Diana Palma unknowingly hit and pulled a pedestrian down a street in Red Bank, who had become stuck beneath her SUV. The pedestrian later died of injuries sustained during the incident. State v. Palma, 426 N.J. Super. 510 (2012).
Palma plead guilty to careless driving and was sentenced to fifteen days in jail. She also had her license was suspended for 90 days and was required to pay fines and other costs adding up to $241. She appealed her sentence handed down in municipal, specifically focusing on the jail term and the license suspension. The Superior Court in Monmouth County affirmed the municipal court’s decision.
However, the Appellate Division reversed. The Court found that the municipal court judge’s “findings included a detailed description of the accident, not grounded on defendant’s factual basis, but presumable gleaned from his own review of the discovery materials and the newspapers.” Id. at 515.
The judge found that at the time of the accident Palma was on her cell phone. This was inaccurate and not supported by any evidence in the case. In fact, it was confirmed that, at the time of the accident, Palma was not on her phone, not intoxicated, not asleep at the wheel, and not even speeding.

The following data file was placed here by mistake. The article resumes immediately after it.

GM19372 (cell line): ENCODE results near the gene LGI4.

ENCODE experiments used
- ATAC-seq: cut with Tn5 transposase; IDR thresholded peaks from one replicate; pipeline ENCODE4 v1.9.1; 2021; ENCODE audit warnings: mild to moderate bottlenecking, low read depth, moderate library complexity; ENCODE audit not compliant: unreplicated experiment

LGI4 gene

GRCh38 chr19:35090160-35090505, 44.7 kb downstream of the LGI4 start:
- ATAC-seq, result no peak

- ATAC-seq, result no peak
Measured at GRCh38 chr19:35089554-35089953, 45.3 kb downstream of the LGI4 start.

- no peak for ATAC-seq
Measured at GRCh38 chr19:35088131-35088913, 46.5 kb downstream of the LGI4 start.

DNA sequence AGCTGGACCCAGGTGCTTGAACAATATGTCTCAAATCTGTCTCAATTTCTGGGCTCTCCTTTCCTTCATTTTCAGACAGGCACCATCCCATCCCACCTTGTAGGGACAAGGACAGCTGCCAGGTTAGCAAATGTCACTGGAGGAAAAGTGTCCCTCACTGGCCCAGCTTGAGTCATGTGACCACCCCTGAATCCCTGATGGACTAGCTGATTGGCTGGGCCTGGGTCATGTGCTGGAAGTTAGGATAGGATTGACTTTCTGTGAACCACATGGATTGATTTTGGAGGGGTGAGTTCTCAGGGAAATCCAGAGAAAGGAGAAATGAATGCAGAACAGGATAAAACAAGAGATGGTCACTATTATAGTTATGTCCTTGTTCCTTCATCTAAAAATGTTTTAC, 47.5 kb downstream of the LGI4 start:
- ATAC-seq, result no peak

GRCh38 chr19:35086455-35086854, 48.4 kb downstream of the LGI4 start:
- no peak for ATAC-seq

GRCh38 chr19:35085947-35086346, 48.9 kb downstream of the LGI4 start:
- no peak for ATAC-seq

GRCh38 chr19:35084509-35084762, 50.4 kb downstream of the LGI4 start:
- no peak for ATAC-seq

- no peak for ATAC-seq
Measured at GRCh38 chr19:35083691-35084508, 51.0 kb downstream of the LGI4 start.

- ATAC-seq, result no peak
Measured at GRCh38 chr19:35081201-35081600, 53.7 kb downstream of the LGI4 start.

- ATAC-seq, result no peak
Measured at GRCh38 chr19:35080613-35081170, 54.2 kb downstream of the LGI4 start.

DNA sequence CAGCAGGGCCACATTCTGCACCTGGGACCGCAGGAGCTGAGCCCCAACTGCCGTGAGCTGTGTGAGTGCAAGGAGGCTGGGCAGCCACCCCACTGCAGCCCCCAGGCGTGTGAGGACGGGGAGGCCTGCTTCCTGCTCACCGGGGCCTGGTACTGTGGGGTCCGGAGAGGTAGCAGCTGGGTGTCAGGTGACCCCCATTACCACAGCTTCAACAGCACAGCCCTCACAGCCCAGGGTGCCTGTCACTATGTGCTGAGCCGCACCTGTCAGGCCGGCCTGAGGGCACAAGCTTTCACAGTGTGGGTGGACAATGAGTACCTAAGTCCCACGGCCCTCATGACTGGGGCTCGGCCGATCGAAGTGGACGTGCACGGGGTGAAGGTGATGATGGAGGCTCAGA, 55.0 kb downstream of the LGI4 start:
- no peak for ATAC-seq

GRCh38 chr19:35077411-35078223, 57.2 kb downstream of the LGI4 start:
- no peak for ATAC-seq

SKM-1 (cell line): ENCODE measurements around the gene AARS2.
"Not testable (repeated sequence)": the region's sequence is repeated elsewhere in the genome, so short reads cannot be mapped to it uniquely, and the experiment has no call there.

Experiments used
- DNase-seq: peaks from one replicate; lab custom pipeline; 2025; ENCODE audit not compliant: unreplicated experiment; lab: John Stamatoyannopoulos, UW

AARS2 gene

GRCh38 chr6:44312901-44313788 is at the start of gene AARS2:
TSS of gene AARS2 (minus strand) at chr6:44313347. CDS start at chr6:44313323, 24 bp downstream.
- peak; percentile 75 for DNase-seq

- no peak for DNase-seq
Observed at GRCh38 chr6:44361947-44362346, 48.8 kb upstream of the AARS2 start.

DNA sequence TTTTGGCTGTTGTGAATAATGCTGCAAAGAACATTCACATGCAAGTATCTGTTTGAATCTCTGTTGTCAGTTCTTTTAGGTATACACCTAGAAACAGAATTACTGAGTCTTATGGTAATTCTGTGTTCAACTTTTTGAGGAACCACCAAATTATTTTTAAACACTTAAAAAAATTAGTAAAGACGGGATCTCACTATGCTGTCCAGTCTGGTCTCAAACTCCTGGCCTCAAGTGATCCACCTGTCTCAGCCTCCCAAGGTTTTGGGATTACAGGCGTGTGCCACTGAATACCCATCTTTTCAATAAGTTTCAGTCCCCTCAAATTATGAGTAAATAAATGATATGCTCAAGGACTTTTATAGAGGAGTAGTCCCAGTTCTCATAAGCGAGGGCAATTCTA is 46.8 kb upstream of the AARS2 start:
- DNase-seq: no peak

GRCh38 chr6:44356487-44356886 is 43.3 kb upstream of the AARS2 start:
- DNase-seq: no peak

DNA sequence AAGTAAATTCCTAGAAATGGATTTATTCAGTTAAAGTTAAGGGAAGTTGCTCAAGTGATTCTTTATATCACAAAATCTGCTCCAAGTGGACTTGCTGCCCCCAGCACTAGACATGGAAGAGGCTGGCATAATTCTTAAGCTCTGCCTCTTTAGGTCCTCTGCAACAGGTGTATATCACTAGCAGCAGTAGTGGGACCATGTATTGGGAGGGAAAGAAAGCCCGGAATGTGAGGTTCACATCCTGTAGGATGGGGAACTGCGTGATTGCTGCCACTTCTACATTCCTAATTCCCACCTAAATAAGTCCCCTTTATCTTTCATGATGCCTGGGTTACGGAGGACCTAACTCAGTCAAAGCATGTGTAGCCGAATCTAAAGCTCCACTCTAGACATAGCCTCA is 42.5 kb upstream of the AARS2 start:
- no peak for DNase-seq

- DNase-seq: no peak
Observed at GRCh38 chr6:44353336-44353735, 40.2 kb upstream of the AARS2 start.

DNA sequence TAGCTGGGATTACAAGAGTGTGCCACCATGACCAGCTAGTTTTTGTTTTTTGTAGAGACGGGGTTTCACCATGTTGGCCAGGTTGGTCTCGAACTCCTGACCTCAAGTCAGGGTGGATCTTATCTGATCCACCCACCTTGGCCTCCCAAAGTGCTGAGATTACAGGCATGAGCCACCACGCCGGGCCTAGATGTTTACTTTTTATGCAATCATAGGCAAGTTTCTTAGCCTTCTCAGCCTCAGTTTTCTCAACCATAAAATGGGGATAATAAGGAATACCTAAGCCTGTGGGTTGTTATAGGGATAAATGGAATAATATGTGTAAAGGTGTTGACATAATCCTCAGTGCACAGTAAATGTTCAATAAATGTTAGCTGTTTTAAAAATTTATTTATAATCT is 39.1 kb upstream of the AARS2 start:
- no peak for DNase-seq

“Judges may only impose a license suspension or custodial sentence in careless driving cases that present aggravating circumstances.” Id. at 519. After determining whether or not there are aggravating circumstances the judge is required to balance the Moran factors.
The Moran factors “provide the foundation for judicial discretion in guiding whether to impose a license suspension.” Id. at 517-518. They include, in part:
“The nature and circumstances of the defendant’s conduct, including whether the conduct posed a high risk of danger to the public or caused physical harm or property damage; The defendant’s driving record, including defendant’s age and length of time as a license driver, and the number seriousness and frequency of prior infractions; Whether the defendant was infraction-free for a substantial period before the most recent violation or whether the nature and extent of the defendant’s driving record indicated that there is a substantial risk that he or she will commit another violation;Whether the character and attitude of the defendant indicate that he or she is likely or unlikely to commit another violation;” Id. at 518.
The Appellate Court sent the case back down to the Superior Court for sentencing to be decided in accordance with these factors.